The theological concept of penal substitution, or substitutionary atonement, means that Christ by his own sacrificial choice was punished (penalized) in the place of sinners (substitution), satisfying the demands of God’s wrath so that he could justly forgive our sins.
Some theologians find it in scripture, perhaps based on the Old Testament sacrificial lamb metaphor. The Reformers developed it. Lawyers, like Calvin, loved it and made it even more legalistic.
However, other creative thinkers like George MacDonald and C. S. Lewis found it lacking.
Today some compare the theology of penal substitution to “cosmic child abuse”, claiming that this breaks the analogy and is no longer useful.
Let me ask the question: what does the theology of penal substitution DO? It says:
- We were sinners.
- We were forgiven.
- We are now loved by God.
Most if not all religions have a story to make sense out of the human instinct that we are somehow deficient, that something has to be done about it, and that since this something has been done everything’s okay. Of course some, still obsessed with legal transactional law, demand that in order to receive it you have to sign something somewhere and perhaps even pay.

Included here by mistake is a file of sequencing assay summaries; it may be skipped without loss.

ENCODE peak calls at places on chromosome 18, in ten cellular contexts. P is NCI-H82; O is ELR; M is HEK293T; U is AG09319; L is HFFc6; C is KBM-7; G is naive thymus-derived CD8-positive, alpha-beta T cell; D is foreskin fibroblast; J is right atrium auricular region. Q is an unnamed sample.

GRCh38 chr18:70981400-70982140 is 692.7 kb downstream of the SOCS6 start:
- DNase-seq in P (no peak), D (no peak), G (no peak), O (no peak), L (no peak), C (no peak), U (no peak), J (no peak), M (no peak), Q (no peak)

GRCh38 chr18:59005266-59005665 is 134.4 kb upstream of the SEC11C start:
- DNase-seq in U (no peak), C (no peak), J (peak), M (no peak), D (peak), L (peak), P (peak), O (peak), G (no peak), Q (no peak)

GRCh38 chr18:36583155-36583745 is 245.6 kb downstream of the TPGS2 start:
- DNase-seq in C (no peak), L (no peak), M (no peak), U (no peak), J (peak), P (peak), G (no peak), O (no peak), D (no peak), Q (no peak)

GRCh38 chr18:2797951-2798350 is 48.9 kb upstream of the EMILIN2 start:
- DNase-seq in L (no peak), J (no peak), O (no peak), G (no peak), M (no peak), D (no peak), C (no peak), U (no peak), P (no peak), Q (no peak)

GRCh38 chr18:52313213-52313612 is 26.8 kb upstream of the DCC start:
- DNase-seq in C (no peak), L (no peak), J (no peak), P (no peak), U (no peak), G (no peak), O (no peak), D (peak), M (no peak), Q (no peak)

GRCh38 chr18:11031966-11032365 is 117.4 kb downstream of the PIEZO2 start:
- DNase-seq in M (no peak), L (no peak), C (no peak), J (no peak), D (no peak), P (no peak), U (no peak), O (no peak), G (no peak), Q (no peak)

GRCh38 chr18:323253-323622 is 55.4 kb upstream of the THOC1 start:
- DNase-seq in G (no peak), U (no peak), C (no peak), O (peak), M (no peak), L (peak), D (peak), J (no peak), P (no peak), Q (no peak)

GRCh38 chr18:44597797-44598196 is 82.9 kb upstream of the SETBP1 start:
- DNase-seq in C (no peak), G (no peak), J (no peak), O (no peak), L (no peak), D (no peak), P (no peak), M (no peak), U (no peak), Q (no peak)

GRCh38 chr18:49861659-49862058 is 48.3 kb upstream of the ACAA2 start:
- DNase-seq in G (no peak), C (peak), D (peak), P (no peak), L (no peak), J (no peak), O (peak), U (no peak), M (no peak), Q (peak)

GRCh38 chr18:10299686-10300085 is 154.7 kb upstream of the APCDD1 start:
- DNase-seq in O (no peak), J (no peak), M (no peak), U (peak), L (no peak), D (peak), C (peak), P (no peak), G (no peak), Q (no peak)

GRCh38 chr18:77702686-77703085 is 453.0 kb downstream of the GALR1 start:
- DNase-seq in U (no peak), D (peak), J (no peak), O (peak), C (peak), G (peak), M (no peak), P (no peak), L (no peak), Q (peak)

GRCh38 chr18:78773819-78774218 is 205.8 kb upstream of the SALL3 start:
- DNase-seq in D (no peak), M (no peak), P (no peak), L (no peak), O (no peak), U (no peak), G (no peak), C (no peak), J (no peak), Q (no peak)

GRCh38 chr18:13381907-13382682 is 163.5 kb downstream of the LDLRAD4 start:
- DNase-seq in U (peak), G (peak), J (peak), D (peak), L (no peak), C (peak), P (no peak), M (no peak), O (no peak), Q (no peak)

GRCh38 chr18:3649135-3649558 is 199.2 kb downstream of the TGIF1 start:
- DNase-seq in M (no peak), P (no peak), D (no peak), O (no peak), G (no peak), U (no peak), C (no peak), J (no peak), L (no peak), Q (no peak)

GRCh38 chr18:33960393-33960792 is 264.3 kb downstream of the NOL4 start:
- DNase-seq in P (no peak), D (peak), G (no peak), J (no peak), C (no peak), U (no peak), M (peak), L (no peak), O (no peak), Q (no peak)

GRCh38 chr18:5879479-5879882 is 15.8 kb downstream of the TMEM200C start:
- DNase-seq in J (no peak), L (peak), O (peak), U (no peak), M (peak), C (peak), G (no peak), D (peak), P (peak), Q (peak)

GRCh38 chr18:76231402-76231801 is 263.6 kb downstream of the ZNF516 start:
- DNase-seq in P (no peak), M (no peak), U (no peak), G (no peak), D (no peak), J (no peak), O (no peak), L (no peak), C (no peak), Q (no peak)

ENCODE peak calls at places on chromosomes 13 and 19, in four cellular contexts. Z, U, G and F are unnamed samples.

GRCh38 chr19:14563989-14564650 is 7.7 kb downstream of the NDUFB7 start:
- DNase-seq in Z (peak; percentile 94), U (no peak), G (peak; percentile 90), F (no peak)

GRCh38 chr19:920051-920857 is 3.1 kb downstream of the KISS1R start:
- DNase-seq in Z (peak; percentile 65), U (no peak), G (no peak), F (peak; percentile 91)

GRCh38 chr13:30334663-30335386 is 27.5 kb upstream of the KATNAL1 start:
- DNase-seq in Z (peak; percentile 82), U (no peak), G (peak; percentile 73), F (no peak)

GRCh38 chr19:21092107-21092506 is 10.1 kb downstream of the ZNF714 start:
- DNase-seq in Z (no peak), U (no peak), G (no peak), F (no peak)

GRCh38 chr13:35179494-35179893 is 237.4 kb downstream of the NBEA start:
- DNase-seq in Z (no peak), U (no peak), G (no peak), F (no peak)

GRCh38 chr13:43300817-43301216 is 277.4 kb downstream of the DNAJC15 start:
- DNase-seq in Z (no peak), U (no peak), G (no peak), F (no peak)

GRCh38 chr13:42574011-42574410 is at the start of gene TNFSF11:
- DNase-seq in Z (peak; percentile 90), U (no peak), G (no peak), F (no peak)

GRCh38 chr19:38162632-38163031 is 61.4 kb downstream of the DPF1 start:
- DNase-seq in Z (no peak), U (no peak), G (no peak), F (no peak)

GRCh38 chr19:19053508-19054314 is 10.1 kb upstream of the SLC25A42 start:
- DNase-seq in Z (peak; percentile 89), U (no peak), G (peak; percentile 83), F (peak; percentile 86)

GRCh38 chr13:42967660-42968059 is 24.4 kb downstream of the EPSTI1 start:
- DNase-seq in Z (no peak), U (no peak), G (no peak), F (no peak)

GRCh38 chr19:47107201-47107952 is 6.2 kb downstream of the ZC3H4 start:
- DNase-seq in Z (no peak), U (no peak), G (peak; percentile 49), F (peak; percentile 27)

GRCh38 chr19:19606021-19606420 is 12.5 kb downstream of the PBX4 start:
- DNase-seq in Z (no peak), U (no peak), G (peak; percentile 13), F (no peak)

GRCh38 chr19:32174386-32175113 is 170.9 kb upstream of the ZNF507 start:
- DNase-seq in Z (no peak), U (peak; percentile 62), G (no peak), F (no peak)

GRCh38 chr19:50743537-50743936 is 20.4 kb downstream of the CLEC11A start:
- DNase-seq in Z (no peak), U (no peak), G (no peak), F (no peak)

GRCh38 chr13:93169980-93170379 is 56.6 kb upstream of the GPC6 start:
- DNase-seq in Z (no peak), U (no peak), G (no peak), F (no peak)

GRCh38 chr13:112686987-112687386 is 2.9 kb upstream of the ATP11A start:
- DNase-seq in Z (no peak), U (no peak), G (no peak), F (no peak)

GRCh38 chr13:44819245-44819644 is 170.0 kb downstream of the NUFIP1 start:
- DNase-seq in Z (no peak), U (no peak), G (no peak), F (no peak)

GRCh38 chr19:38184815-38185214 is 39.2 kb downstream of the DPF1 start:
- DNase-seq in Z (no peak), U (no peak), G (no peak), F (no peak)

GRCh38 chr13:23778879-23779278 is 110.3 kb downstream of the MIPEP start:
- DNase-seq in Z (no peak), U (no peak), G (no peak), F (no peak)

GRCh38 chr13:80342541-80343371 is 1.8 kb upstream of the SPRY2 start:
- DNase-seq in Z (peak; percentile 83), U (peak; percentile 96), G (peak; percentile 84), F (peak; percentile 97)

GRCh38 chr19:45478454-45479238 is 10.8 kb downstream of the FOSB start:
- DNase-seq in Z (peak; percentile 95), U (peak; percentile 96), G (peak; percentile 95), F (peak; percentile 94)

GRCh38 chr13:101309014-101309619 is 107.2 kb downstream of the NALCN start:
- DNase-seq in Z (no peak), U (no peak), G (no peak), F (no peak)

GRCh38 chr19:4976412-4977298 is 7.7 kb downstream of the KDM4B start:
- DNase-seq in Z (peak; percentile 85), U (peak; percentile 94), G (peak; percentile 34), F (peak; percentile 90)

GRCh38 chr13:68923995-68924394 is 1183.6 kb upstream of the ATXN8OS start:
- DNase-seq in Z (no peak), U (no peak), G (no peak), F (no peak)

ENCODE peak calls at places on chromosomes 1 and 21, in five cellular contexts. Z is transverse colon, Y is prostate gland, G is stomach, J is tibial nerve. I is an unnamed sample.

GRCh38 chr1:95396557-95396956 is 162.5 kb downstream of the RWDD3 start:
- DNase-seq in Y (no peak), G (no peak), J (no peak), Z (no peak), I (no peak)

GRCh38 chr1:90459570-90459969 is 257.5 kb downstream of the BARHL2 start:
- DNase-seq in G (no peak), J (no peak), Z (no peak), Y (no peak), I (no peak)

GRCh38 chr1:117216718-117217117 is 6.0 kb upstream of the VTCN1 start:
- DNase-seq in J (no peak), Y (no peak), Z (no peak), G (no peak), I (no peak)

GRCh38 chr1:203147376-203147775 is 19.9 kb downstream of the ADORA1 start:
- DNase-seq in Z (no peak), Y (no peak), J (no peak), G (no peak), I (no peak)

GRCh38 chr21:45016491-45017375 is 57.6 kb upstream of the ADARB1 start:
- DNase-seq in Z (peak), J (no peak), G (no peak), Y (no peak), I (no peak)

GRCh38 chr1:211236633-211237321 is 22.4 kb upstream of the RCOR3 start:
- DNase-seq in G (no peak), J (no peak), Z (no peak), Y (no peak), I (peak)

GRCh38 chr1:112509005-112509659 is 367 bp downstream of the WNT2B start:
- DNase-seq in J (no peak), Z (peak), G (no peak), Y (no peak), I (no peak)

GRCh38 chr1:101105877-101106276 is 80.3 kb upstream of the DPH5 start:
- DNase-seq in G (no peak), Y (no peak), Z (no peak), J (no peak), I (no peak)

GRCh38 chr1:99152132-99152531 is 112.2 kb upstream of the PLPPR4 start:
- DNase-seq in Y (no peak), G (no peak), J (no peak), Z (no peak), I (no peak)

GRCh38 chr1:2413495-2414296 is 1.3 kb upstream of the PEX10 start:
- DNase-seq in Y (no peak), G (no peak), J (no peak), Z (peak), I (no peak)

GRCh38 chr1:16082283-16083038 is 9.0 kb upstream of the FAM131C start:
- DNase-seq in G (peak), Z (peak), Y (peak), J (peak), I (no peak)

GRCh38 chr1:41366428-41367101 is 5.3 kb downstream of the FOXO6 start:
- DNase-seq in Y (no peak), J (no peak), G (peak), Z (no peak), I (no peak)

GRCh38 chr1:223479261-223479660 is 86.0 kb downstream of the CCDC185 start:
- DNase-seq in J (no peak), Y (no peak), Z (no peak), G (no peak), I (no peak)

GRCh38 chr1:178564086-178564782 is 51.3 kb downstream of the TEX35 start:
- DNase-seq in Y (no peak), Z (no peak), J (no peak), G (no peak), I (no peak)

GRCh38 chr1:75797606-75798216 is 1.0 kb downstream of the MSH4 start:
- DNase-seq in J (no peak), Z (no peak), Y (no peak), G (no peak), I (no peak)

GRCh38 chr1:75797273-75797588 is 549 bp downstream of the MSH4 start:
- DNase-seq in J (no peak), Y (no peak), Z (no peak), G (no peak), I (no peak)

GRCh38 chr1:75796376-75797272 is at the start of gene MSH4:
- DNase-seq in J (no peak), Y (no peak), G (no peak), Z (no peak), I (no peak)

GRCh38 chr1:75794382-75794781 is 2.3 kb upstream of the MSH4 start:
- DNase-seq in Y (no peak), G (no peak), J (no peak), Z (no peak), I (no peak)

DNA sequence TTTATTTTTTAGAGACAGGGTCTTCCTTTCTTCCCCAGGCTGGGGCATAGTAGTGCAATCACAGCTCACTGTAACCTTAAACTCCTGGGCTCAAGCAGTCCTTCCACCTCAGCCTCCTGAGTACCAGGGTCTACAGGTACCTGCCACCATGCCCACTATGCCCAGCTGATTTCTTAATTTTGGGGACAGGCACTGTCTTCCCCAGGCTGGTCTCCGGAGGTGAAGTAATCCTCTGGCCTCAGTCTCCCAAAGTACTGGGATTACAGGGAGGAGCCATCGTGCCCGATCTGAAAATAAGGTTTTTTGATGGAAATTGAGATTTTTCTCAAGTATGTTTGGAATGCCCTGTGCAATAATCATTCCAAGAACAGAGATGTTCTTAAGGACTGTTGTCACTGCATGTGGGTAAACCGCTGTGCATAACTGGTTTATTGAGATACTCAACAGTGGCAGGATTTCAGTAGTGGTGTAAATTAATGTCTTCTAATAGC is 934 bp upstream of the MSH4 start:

Most if not all religions have a story to make sense out of the human instinct that there is good and evil in the universe and that there is a cosmic battle between a good god and an evil one and that we’re caught up in the middle of it while hoping the good one wins. Of course, stories of how this battle goes and concludes are as numerous as the stars.
This is how I see the theology of penal substitution: it is a metaphorical attempt to describe the theological journey from rejection to acceptance.
It is finished!
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